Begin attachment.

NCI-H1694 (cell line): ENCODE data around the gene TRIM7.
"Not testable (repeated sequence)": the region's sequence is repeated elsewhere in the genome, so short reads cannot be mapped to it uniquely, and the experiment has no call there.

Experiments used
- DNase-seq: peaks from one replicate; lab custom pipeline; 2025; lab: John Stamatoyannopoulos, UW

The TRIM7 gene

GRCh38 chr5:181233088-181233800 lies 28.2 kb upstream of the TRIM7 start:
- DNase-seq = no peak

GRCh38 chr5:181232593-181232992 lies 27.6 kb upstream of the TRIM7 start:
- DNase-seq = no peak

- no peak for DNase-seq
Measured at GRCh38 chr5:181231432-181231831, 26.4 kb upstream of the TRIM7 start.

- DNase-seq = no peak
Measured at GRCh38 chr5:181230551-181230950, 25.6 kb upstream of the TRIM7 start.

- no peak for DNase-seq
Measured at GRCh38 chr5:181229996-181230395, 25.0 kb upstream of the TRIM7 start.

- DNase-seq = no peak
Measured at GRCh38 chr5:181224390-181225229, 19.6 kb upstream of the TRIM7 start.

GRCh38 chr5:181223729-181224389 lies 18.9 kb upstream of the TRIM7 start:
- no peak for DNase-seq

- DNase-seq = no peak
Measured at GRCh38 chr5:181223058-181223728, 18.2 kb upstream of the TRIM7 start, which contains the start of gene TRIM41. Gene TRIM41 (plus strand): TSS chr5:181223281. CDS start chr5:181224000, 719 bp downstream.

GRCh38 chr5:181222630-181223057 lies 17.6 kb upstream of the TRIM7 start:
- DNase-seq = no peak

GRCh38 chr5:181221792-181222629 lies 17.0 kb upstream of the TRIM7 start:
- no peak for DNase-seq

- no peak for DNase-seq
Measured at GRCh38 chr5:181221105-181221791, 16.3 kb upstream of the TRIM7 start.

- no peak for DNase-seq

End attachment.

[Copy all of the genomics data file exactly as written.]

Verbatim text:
NCI-H1694 (cell line): ENCODE data around the gene TRIM7.
"Not testable (repeated sequence)": the region's sequence is repeated elsewhere in the genome, so short reads cannot be mapped to it uniquely, and the experiment has no call there.

Experiments used
- DNase-seq: peaks from one replicate; lab custom pipeline; 2025; lab: John Stamatoyannopoulos, UW

The TRIM7 gene

GRCh38 chr5:181233088-181233800 lies 28.2 kb upstream of the TRIM7 start:
- DNase-seq = no peak

GRCh38 chr5:181232593-181232992 lies 27.6 kb upstream of the TRIM7 start:
- DNase-seq = no peak

- no peak for DNase-seq
Measured at GRCh38 chr5:181231432-181231831, 26.4 kb upstream of the TRIM7 start.

- DNase-seq = no peak
Measured at GRCh38 chr5:181230551-181230950, 25.6 kb upstream of the TRIM7 start.

- no peak for DNase-seq
Measured at GRCh38 chr5:181229996-181230395, 25.0 kb upstream of the TRIM7 start.

- DNase-seq = no peak
Measured at GRCh38 chr5:181224390-181225229, 19.6 kb upstream of the TRIM7 start.

GRCh38 chr5:181223729-181224389 lies 18.9 kb upstream of the TRIM7 start:
- no peak for DNase-seq

- DNase-seq = no peak
Measured at GRCh38 chr5:181223058-181223728, 18.2 kb upstream of the TRIM7 start, which contains the start of gene TRIM41. Gene TRIM41 (plus strand): TSS chr5:181223281. CDS start chr5:181224000, 719 bp downstream.

GRCh38 chr5:181222630-181223057 lies 17.6 kb upstream of the TRIM7 start:
- DNase-seq = no peak

GRCh38 chr5:181221792-181222629 lies 17.0 kb upstream of the TRIM7 start:
- no peak for DNase-seq

- no peak for DNase-seq
Measured at GRCh38 chr5:181221105-181221791, 16.3 kb upstream of the TRIM7 start.

- no peak for DNase-seq